2. Pitted against the aforesaid view was the minority view expressed by V.K. Bali, J., who professed that while exercising its power under Section 482 of the Cr.P.C., as also under Articles 226 and 227 of the Constitution of India, the High Court has the power to quash the proceedings in order to secure the ends of justice in all such eventualities in which it may be desirable to do so and not necessarily confined to matrimonial disputes alone. From the turbulence of thoughts and conflict of opinion expressed in the aforesaid case, has emerged the following reference by Surya Kant, J., which is as follows :-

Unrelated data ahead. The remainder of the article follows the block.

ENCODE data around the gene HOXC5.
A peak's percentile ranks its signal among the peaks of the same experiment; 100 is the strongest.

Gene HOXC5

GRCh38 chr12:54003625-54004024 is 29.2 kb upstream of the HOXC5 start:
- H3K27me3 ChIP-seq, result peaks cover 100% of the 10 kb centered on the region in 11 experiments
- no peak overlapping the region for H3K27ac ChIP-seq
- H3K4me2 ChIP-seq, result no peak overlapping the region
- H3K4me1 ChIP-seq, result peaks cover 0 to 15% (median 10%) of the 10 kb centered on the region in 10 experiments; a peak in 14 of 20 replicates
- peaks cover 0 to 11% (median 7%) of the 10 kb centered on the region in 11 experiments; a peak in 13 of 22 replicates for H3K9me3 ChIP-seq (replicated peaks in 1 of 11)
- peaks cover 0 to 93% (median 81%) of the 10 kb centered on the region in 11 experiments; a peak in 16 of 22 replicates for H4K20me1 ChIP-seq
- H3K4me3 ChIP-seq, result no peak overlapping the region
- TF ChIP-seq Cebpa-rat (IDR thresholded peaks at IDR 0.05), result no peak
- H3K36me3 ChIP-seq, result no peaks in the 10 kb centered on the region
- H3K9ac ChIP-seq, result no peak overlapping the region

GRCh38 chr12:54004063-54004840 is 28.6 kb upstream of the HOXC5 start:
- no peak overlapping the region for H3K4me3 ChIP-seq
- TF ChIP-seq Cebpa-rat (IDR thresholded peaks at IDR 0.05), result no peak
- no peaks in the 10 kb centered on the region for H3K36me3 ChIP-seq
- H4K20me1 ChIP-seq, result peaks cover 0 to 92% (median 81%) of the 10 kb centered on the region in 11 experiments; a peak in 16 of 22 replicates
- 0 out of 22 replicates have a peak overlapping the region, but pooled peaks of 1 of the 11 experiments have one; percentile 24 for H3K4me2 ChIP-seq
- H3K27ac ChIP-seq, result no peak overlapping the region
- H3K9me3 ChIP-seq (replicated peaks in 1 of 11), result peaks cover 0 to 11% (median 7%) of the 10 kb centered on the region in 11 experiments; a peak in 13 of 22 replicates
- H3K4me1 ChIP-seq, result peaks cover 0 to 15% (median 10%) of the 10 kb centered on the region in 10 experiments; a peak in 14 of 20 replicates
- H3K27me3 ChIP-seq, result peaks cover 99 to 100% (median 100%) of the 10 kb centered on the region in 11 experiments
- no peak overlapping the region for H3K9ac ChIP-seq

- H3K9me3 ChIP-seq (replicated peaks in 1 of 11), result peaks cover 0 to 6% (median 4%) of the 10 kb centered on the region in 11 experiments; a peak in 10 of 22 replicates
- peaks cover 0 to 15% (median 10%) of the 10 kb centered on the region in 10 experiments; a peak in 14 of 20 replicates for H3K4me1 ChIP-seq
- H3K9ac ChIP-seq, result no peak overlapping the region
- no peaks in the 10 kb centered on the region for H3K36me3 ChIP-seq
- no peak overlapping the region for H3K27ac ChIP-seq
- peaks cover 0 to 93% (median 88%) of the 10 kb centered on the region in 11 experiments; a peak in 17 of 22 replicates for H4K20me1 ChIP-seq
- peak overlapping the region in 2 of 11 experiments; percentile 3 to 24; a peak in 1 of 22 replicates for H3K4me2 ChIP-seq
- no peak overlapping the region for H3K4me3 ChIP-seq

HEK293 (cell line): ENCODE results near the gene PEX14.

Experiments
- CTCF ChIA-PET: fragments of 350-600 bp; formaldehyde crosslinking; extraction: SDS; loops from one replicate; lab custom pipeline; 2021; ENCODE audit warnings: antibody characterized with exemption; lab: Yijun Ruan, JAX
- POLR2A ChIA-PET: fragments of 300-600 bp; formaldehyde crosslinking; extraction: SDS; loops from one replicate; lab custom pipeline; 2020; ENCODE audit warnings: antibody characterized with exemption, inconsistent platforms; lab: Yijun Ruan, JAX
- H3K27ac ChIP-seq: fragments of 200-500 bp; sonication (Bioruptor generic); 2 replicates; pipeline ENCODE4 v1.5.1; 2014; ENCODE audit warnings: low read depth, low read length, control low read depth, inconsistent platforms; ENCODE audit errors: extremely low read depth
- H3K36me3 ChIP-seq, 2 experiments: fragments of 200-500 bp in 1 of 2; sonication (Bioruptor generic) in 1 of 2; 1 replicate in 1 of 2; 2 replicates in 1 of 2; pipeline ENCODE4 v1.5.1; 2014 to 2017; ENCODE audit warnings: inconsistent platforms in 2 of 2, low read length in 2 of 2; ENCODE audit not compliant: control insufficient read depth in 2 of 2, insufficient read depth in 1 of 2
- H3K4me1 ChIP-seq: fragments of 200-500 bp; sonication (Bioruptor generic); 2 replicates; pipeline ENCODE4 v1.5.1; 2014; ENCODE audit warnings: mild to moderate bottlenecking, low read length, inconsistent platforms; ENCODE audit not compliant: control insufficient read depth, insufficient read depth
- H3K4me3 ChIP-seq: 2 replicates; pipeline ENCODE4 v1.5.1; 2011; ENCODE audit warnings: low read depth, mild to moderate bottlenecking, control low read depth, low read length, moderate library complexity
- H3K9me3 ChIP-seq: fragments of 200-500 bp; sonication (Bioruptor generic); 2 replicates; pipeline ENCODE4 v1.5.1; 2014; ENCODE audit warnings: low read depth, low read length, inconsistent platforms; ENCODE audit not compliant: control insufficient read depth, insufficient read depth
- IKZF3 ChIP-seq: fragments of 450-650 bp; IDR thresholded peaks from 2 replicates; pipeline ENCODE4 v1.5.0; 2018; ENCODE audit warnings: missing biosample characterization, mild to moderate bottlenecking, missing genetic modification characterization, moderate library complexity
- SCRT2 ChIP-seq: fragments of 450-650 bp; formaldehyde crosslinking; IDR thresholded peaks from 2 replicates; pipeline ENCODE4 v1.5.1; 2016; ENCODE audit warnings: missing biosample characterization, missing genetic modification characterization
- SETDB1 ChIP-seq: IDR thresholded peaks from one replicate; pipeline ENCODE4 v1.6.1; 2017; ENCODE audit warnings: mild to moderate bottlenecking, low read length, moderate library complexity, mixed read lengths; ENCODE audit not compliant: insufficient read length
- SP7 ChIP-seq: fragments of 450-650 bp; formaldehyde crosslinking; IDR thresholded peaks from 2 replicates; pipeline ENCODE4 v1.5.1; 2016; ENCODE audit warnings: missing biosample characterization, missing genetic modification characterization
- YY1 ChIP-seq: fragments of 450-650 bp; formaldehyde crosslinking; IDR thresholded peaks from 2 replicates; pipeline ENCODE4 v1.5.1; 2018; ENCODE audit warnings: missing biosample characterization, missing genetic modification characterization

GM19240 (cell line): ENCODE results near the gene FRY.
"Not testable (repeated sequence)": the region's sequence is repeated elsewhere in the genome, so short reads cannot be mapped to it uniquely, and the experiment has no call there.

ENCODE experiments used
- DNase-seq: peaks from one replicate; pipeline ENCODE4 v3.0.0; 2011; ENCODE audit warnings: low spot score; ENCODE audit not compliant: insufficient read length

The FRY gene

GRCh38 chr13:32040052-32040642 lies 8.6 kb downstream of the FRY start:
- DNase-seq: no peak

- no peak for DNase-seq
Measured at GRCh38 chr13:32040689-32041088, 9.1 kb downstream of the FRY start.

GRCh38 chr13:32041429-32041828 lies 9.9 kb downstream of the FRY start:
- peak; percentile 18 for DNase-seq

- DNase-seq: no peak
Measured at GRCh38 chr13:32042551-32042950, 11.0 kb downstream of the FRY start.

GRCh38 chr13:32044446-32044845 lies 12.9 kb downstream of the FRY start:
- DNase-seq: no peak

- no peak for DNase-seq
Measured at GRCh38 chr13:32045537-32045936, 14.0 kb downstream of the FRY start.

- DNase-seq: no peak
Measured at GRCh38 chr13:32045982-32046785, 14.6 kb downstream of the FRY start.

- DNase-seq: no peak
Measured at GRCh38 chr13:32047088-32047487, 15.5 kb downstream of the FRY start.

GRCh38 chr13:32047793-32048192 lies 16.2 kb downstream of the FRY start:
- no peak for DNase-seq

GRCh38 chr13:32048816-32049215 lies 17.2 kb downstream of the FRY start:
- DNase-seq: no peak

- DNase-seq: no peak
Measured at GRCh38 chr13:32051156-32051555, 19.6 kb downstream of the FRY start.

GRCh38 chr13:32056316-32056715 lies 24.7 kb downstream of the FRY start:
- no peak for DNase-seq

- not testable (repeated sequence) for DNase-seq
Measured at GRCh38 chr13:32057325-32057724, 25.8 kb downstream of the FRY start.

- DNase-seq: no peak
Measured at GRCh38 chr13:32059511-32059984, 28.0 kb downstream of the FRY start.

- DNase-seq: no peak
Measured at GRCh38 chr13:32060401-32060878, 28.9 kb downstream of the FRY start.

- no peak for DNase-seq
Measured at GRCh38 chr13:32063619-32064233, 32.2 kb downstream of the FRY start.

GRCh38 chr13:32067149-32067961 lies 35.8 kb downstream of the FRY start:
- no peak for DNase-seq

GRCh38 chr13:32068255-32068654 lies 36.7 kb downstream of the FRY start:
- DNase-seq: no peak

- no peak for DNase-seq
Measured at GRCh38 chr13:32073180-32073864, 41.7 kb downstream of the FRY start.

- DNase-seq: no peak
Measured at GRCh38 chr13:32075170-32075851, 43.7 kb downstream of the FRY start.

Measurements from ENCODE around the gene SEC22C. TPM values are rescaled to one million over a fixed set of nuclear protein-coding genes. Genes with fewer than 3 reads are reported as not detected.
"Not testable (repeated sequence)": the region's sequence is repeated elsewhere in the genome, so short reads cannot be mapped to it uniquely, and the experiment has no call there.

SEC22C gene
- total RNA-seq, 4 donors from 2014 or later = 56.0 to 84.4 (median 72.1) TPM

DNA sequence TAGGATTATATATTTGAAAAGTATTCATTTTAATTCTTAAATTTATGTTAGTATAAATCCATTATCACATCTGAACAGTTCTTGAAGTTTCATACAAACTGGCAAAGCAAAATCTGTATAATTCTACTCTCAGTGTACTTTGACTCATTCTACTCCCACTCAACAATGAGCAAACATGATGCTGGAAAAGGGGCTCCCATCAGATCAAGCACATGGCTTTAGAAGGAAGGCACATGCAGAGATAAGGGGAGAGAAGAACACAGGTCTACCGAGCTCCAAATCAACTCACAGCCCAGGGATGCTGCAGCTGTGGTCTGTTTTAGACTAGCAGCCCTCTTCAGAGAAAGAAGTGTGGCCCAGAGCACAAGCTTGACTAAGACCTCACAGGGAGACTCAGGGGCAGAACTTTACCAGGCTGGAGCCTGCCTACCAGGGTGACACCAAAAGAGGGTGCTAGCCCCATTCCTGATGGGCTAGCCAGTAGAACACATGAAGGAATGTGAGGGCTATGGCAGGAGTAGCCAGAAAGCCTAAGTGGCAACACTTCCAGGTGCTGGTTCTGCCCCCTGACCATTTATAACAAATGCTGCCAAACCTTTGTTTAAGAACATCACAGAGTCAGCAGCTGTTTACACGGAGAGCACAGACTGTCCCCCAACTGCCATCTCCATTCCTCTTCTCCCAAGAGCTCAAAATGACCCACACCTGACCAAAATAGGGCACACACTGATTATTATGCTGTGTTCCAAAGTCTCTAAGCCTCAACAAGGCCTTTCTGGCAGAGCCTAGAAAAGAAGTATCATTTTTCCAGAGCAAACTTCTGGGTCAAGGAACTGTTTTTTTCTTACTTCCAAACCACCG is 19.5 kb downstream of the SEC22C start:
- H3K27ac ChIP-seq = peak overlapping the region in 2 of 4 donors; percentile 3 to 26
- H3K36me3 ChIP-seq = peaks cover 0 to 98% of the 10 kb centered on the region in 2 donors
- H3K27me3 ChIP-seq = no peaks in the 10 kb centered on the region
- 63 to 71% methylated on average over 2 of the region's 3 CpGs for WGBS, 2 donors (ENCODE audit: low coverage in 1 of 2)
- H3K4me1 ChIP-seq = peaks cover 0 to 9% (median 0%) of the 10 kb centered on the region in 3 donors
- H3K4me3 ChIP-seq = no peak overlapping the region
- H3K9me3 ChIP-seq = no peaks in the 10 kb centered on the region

"The prayer in this petition is for quashing of FIR No.92 dated 28.6.2005, under sections 452, 427, 148, 149, registered at Police Station, Ghuman, District Gurdaspur. The aforesaid relief has been sought primarily on the plea that both the parties have resolved their dispute and in terms thereof a compromise deed dated 29.11.2006, Annexure P-2, has been executed. Acting upon the said compromise, the complainant is stated to have sworn an affidavit, Annexure P-3, in support of the prayer made in this petition. The minute reading of the FIR reveals that the lis has originated out of a property dispute. Whether the inherent powers under section 482 Cr.P.C. are wide enough and can be invoked to strike down the criminal proceedings arising out of a civil dispute which has been amicably resolved by the parties, and/ or exercise of such power is confined qua matrimonial disputes only, more so when there appears to be no reasonable classification between two sets of case, is a question of paramount public importance and requires consideration by a larger Bench. In general parlance, "compounding" is known as "compromise." The expression is used to condone any felony in exchange for reparation received by the victim-complainant from the felon. "Compounding" of an offence in terms of its power under Section 320(6) Cr.P.C. by the High Court as an Appellate or Revisional Court has, thus, no similarity or relevance with its inherent and plenary jurisdiction under Section 482 Cr.P.C. which cannot be limited or affected by any other provision contained in the Code. Suffice to say that the inherent jurisdiction includes the High Court's power to whittle down and also quash ongoing criminal prosecution provided that a case "to prevent abuse of the process of law" or "to advance the ends of justice" etc. is made out in unequivocal terms. The scope of these two sets of powers enjoyed upon by the High Court may shrink or expand depending upon pre/post conviction eventualities, especially if in pre-conviction case(s), the High Court, as a matter of fact, is satisfied that continuation of criminal proceedings would be an exercise in futility; their fate-accompli is known; and further pendency thereof would be an undesirable burden on the trial Courts, who are already struggling hard to manage their unmanageable dockets.